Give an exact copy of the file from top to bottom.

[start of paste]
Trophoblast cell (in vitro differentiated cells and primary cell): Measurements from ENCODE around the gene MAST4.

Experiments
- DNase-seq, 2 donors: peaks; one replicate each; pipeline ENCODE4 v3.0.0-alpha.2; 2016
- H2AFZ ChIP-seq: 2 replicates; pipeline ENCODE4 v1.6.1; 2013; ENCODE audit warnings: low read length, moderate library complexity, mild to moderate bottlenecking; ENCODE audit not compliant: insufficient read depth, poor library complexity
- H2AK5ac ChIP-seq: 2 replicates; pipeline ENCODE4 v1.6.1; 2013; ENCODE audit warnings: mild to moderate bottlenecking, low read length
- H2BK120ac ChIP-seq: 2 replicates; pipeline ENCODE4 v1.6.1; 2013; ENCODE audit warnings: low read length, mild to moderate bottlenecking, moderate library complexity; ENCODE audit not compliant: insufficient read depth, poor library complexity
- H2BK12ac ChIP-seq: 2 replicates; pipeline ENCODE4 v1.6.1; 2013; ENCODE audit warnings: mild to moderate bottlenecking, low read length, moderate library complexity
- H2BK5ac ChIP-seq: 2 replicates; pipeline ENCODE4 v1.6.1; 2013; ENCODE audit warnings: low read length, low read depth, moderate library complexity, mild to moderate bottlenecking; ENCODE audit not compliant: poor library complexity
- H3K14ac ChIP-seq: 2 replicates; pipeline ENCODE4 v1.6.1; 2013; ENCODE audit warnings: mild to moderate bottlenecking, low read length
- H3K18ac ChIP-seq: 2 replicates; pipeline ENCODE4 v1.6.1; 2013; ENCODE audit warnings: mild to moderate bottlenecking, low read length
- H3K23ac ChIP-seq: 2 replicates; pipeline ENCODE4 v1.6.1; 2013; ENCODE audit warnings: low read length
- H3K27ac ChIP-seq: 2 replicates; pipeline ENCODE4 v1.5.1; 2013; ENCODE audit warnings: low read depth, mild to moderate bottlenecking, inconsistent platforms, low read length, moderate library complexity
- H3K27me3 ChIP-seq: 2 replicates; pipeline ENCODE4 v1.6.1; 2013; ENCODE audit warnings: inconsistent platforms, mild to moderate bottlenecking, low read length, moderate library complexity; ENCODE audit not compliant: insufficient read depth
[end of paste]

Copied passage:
Trophoblast cell (in vitro differentiated cells and primary cell): Measurements from ENCODE around the gene MAST4.

Experiments
- DNase-seq, 2 donors: peaks; one replicate each; pipeline ENCODE4 v3.0.0-alpha.2; 2016
- H2AFZ ChIP-seq: 2 replicates; pipeline ENCODE4 v1.6.1; 2013; ENCODE audit warnings: low read length, moderate library complexity, mild to moderate bottlenecking; ENCODE audit not compliant: insufficient read depth, poor library complexity
- H2AK5ac ChIP-seq: 2 replicates; pipeline ENCODE4 v1.6.1; 2013; ENCODE audit warnings: mild to moderate bottlenecking, low read length
- H2BK120ac ChIP-seq: 2 replicates; pipeline ENCODE4 v1.6.1; 2013; ENCODE audit warnings: low read length, mild to moderate bottlenecking, moderate library complexity; ENCODE audit not compliant: insufficient read depth, poor library complexity
- H2BK12ac ChIP-seq: 2 replicates; pipeline ENCODE4 v1.6.1; 2013; ENCODE audit warnings: mild to moderate bottlenecking, low read length, moderate library complexity
- H2BK5ac ChIP-seq: 2 replicates; pipeline ENCODE4 v1.6.1; 2013; ENCODE audit warnings: low read length, low read depth, moderate library complexity, mild to moderate bottlenecking; ENCODE audit not compliant: poor library complexity
- H3K14ac ChIP-seq: 2 replicates; pipeline ENCODE4 v1.6.1; 2013; ENCODE audit warnings: mild to moderate bottlenecking, low read length
- H3K18ac ChIP-seq: 2 replicates; pipeline ENCODE4 v1.6.1; 2013; ENCODE audit warnings: mild to moderate bottlenecking, low read length
- H3K23ac ChIP-seq: 2 replicates; pipeline ENCODE4 v1.6.1; 2013; ENCODE audit warnings: low read length
- H3K27ac ChIP-seq: 2 replicates; pipeline ENCODE4 v1.5.1; 2013; ENCODE audit warnings: low read depth, mild to moderate bottlenecking, inconsistent platforms, low read length, moderate library complexity
- H3K27me3 ChIP-seq: 2 replicates; pipeline ENCODE4 v1.6.1; 2013; ENCODE audit warnings: inconsistent platforms, mild to moderate bottlenecking, low read length, moderate library complexity; ENCODE audit not compliant: insufficient read depth